Tag Archive: Robert De Niro


Reviews: American Hustle, Captain Phillips, Her

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The 86th annual Academy Awards are scheduled for March 2, and as usual I’ll try to take a gander at all the Best Picture nominees and then offer my unsolicited opinions here. Are your ready? No matter—I’m doing it anyway! This year, there are nine nominated films.

  • American Hustle
  • Captain Phillips
  • Dallas Buyers Club
  • Gravity
  • Her
  • Nebraska
  • Philomena
  • 12 Years a Slave
  • The Wolf of Wall Street

Curiously, unlike the Best Picture lineups of the last few years, there aren’t any fantasy films in the bunch. There is no equivalent of Life of Pi or Midnight in Paris or The Artist, no Inception or Avatar or The Curious Case of Benjamin Button. Seems we’re all focused on troubles, big and small, past and present and future. I’m sad about that and hopeful it’s not the start of a trend. Movies are, after all, entertainment at their core.

I don’t have as much leisure time as last year to take them all in, but I hope I’ll be able to see all the Best Picture candidates. I am well on my way, having seen Gravity and Dallas Buyers Club previously and adding these three films to the list over the past weekend:

American Hustle

hustleposterOf the Oscar hopefuls I’ve seen so far, American Hustle comes closest to pure entertainment. Loosely based on the ABSCAM scandal of 1978–80 (in which the FBI had fake sheikhs offer bribes to various officials), the film marvelously portrays the fashions and mores of the era. The characters are caricatures of the people actually involved in the infamous FBI sting, playing on the epithet presented at the beginning of the film: “Some of these things actually happened.”  There is not a likable creature among them, yet it’s impossible to stop observing them, like the ultimate car wreck. Christian Bale is marvelously transformed into the pudgy, combed-over, inwardly sensitive conman Irving Rosenfeld; Jennifer Lawrence shines as his ditsy, deluded, accident-prone lush of a wife; Bradley Cooper’s wildly ambitious and egocentric FBI agent is all mayhem and invulnerable chutzpah in his jheri curls and leisure suits; and Amy Adams’ queen-of-grift “Lady Edith” adds the finishing touch as Rosenfeld’s true love and mistress.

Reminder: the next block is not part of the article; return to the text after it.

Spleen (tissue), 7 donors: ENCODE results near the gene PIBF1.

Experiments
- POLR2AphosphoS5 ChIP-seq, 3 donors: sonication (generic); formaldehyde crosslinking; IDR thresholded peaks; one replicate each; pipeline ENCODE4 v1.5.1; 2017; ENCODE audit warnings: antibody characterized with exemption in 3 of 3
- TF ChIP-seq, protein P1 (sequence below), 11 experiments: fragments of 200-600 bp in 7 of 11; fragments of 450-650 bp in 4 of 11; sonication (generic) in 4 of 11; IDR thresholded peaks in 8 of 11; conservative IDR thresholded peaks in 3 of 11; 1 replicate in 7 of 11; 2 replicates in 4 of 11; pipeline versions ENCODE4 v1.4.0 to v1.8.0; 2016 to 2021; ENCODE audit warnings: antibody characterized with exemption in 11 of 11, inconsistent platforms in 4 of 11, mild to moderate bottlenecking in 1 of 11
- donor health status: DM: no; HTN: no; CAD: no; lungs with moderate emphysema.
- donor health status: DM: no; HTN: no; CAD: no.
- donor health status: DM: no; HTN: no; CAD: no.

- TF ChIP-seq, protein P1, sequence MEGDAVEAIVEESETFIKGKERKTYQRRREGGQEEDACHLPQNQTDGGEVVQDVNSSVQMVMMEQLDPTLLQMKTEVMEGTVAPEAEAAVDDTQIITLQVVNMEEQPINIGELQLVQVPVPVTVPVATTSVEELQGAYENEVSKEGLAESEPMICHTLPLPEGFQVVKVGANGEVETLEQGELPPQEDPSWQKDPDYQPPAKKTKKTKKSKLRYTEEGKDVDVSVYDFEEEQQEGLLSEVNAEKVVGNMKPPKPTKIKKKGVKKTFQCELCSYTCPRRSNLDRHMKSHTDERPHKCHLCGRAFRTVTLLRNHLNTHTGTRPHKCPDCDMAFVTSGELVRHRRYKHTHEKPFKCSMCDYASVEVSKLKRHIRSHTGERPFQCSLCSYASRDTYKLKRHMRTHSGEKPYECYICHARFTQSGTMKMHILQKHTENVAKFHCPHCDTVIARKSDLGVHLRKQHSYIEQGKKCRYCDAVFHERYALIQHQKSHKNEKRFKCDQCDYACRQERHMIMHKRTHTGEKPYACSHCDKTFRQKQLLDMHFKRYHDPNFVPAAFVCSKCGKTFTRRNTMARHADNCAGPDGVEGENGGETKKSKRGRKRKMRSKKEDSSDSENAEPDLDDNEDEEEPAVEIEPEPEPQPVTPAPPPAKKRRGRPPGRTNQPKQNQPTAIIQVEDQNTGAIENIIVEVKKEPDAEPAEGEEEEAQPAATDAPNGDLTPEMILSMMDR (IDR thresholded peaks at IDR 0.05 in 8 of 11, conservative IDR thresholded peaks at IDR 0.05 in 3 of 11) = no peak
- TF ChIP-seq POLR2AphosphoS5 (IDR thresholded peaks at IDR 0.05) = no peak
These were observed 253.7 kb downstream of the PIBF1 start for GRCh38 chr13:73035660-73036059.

hustle1

The supporting cast is super as well, including Jeremy Renner sporting a pompadour that belongs on the lovechild of Elvis Presley and Donald Trump, Louis C. K. as an officious FBI pencil-pusher, and the surprise appearance (uncredited) by Robert De Niro as—what else?—a mob kingpin. (Sorry if that last bit is a spoiler for you, but that cat’s been out of the bag for a while now.)

Not sticking to “just the facts, ma’am” is a strength of this film, for which it doesn’t apologize but rather flaunts. It really takes off at the end, when the biggest con of all is pulled off, making this less a loose adaptation and more a wonderfully wacky caper film in its own universe.The plot, told in flashback from the crescendo of the action, tells the story of con artists Rosenfeld (Bale) and Sydney Prosser, aka Lady Edith (Adams), as they are pressed into service by FBI agent Richie DiMaso (Cooper) on pain of incarceration. Rosenfeld masterminds the sting for DiMaso, and the FBI bankrolls it. hustle2The operation starts out as a way to capture forgers and counterfeiters and morphs into a scandal of epic proportions that takes down everyone from mayors and congressmen to mob bigwigs—just as the real ABSCAM did. But unlike the otherwise boring real story, this adventure has drugs, sex, kitchen fires, and plunging necklines. One of the most far-fetched scenes, when the mod boss (De Niro) nearly derails the FBI’s plans by speaking Arabic to a Hispanic posing as a sheikh, amazingly is based on fact!